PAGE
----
Police not treating man’s death as suspicious

Police in Wiltshire are appealing for witnesses after a 77-year-old cyclist was found dead at the side of a country lane on New Year’s Eve.

The cyclist, a male rider who has not yet been named, was found lying next to his bike at the side of Cholderton Road near Newton Tony in Wiltshire at around 12.30pm on December 31.

Emergency services were called to the scene, but paramedics were unable to revive the man who was pronounced dead at the scene. His next of kin have been informed.

>>> Chance find by member of public sees stolen bike reunited with ‘stunned’ Cycling UK chief executive

The country lane was closed for several hours while police investigated the incident. Spire FM reports that officers were initially concerned that the man could have been involved in a road traffic collision, but have now concluded that no vehicles were involved in his death and are not treating the man’s death as suspicious.

Wiltshire Police are appealing for anyone with any information or who may have seen the cyclist before his death to get in contact by calling the 101 non-emergency number.


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Top Eight Swim Meets to Pay Attention to in 2018

Photo Courtesy: Chuckarelei / Pac-12

By David Rieder.

No, there is no long course World Championships in 2018. It’s that awkward middle year between Olympic cycles where the world’s best swimmers will never all be in the same pool at the same time. So for this year, there will be no definitive answer of “Who is the best?”

The good news is, there are plenty of meets of significant impact coming up. Let’s go through the eight most important ones, in chronological order.

You will hear plenty about all these meets when the time comes, with previews of every crack and crevice. For now, just a quick overview of what we’re watching for at each one.

1. Women’s NCAA Championships: March 14-17, Columbus, Ohio

Once again, all eyes will be on Stanford at this year’s women’s NCAA championships, with Greg Meehan’s Cardinal favored for a repeat championship—for good reason. His team is led by Olympic gold medalists Katie Ledecky and Simone Manuel, Ella Eastin is one of the country’s top swimmers, and Stanford is the deepest team in the country,

Still, even if there’s relatively little drama at the top of the NCAA meet, the team battles remain compelling, and the ladies’ college ranks remain a star-studded affair: Kathleen Baker, Lilly King, Mallory Comerford, Abbey Weitzeil and plenty of other familiar names will be among those battling for individual NCAA crowns.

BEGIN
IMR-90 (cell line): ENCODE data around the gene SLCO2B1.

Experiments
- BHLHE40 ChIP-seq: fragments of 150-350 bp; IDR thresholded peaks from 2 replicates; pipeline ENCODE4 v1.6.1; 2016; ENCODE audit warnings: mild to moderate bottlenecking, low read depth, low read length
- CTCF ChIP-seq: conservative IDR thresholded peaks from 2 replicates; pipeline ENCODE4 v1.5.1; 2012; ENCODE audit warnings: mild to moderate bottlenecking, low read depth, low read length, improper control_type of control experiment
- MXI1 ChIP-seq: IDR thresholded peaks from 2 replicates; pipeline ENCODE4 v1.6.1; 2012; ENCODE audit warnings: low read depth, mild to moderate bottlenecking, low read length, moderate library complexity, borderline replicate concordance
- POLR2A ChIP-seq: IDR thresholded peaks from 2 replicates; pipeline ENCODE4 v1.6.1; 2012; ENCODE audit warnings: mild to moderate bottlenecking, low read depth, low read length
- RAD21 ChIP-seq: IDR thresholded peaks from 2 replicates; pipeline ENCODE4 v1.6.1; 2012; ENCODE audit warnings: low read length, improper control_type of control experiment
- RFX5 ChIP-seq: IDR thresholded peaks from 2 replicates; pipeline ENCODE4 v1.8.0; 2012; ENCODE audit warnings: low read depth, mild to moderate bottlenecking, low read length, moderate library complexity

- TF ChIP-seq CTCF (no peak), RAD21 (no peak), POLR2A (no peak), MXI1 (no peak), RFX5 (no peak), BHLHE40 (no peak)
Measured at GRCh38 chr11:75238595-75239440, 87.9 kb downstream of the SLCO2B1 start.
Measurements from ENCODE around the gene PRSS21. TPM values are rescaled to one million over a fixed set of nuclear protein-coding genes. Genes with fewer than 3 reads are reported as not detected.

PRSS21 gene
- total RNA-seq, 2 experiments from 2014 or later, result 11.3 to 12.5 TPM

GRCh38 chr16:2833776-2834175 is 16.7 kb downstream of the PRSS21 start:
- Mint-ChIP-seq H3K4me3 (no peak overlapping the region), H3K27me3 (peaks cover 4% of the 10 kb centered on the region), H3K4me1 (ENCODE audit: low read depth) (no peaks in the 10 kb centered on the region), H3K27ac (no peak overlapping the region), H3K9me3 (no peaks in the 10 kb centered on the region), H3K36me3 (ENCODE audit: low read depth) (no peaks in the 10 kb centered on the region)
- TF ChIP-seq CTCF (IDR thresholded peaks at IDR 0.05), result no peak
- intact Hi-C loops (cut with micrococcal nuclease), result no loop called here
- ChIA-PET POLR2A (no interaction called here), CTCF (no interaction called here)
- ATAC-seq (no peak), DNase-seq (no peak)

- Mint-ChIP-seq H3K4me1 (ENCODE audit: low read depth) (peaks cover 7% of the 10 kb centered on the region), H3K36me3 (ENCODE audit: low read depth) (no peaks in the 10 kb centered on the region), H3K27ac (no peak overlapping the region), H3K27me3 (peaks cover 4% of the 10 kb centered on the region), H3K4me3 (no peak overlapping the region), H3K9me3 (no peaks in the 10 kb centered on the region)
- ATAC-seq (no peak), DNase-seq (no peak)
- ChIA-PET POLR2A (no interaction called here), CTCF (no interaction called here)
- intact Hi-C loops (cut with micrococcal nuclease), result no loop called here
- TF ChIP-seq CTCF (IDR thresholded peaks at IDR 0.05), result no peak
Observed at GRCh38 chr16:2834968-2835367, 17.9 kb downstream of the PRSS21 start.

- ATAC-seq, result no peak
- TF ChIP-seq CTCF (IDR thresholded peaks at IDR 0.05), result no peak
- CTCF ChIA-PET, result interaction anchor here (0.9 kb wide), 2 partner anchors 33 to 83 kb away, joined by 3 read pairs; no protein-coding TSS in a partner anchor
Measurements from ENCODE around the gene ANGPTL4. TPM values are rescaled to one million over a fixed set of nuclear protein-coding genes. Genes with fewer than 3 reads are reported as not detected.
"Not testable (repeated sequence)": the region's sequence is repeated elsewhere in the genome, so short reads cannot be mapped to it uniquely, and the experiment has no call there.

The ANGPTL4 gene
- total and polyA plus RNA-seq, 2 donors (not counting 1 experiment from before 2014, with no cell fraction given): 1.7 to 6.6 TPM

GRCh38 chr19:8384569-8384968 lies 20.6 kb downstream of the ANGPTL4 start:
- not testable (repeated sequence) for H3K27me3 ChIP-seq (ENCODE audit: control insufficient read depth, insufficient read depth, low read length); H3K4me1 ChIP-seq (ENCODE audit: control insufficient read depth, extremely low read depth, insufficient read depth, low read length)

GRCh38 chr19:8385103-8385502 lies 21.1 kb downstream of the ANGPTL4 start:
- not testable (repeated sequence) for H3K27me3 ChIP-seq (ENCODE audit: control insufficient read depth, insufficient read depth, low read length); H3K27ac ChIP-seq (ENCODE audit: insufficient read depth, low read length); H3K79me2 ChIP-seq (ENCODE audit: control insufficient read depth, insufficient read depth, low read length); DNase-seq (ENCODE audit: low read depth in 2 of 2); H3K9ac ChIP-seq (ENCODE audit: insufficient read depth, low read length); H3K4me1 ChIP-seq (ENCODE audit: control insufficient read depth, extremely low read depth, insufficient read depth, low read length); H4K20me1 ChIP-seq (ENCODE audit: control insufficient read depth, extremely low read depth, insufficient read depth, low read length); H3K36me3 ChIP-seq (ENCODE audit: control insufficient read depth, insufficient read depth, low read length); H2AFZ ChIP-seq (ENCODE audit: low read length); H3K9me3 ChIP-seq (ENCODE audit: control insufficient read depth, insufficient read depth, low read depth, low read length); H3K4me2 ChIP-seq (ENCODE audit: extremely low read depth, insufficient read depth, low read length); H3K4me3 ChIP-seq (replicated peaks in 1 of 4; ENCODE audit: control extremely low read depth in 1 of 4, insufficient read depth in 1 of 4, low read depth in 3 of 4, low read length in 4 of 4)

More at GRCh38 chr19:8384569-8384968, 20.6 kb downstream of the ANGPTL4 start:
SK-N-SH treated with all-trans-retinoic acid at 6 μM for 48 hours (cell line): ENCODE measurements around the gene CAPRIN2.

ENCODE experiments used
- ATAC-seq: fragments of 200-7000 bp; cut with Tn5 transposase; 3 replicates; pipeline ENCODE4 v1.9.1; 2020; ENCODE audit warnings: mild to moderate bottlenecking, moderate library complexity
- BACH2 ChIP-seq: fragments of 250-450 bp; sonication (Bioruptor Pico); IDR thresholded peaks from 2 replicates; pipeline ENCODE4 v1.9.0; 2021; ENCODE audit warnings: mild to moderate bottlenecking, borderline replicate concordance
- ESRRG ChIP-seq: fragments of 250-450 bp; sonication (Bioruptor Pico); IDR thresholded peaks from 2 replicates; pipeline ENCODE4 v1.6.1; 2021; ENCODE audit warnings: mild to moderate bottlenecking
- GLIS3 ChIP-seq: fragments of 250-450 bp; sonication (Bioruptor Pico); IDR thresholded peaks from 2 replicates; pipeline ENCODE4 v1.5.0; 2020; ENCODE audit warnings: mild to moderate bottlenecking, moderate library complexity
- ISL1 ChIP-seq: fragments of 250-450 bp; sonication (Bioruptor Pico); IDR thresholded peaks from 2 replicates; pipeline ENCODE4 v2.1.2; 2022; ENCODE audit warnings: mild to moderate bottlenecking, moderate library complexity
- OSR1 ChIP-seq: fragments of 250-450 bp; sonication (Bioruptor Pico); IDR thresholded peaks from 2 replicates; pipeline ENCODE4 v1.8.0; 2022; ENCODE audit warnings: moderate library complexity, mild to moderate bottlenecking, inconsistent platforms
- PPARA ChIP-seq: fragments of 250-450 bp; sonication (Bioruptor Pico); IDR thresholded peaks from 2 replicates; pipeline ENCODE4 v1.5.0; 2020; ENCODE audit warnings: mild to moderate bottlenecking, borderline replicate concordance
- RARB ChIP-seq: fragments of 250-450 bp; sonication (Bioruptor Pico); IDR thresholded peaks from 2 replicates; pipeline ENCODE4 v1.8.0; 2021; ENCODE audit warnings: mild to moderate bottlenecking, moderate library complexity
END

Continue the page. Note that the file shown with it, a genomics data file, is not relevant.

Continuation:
2. Men’s NCAA Championships: March 21-24, Minneapolis

For the first time since 2014, the men’s championships should hold some drama in the team race. After three years of Texas blowouts, the Longhorns suffered big enough losses that should bring them back to earth—while Cal, even after the graduation of star backstroker Ryan Murphy, has its most well-rounded team in years.

caeleb dressel

Caeleb Dressel — Photo Courtesy: Aaron Doster/USA TODAY Sports

Those two teams will battle for the NCAA championship, with the likes of Florida and North Carolina State hoping to play spoiler.

Speaking of the Gators, Caeleb Dressel will be there. The reigning World Swimmer of the Year will be competing in his final college meet, and some major barriers (18 seconds in the 50 free, 40 seconds in the 100 free) will be on high alert.

3. Commonwealth Games: Swimming April 4-9, Gold Coast, Australia

After winning just three gold medals at the 2016 Olympics and only one at the 2017 World Championships, the Australians will welcome the Commonwealth nations to the Gold Coast for the first of the year’s major regional meets. All of Australia’s stars that missed the 2017 World Championships, including sprinters Cate Campbell and Kyle Chalmers, are expected to be back in action.

adam-peaty-50mbreast-worldrecord-2017-world-champs

Adam Peaty — Photo Courtesy: SIPA USA

Other top swimming countries that will send representative teams include Canada, New Zealand, South Africa, Singapore and the countries that comprise Great Britain—competing separately. So Adam Peaty and James Guy will represent England, while Duncan Scott is swimming for Scotland.

The meet will take place in the same outdoor venue on the Gold Coast that hosted the 2014 Pan Pacific Championships. But while the weather at that August meet was cold and rainy, much nicer conditions are expected for April.

Note also that the swimming competition lasts six days, as it does at the European Championships and Short Course World Championships later in the year. All these meets will offer semi-finals in 50 and 100-meter events, but not in 200-meter races.

4. U.S. Nationals: July 25-29, Irvine, Calif.

Aside from Olympic Trials, this Nationals is the biggest selection meet the United States has. That’s because teams will be selected for every major meet in both 2018 and 2019.

Photo Courtesy: Griffin Scott

Katie Ledecky after setting a world record at U.S. Nationals in Irvine — Photo Courtesy: Griffin Scott

The U.S. will pick its team for the Pan Pacific Championships in Irvine, and results from Nationals and Pan Pacs will be combined to determine teams for the Short Course World Championships in 2018 and the World Championships, Pan American Games and World University Games in 2019.

So, yeah, it’s important. Anyone who has a bad meet is out of luck for not just one year but two.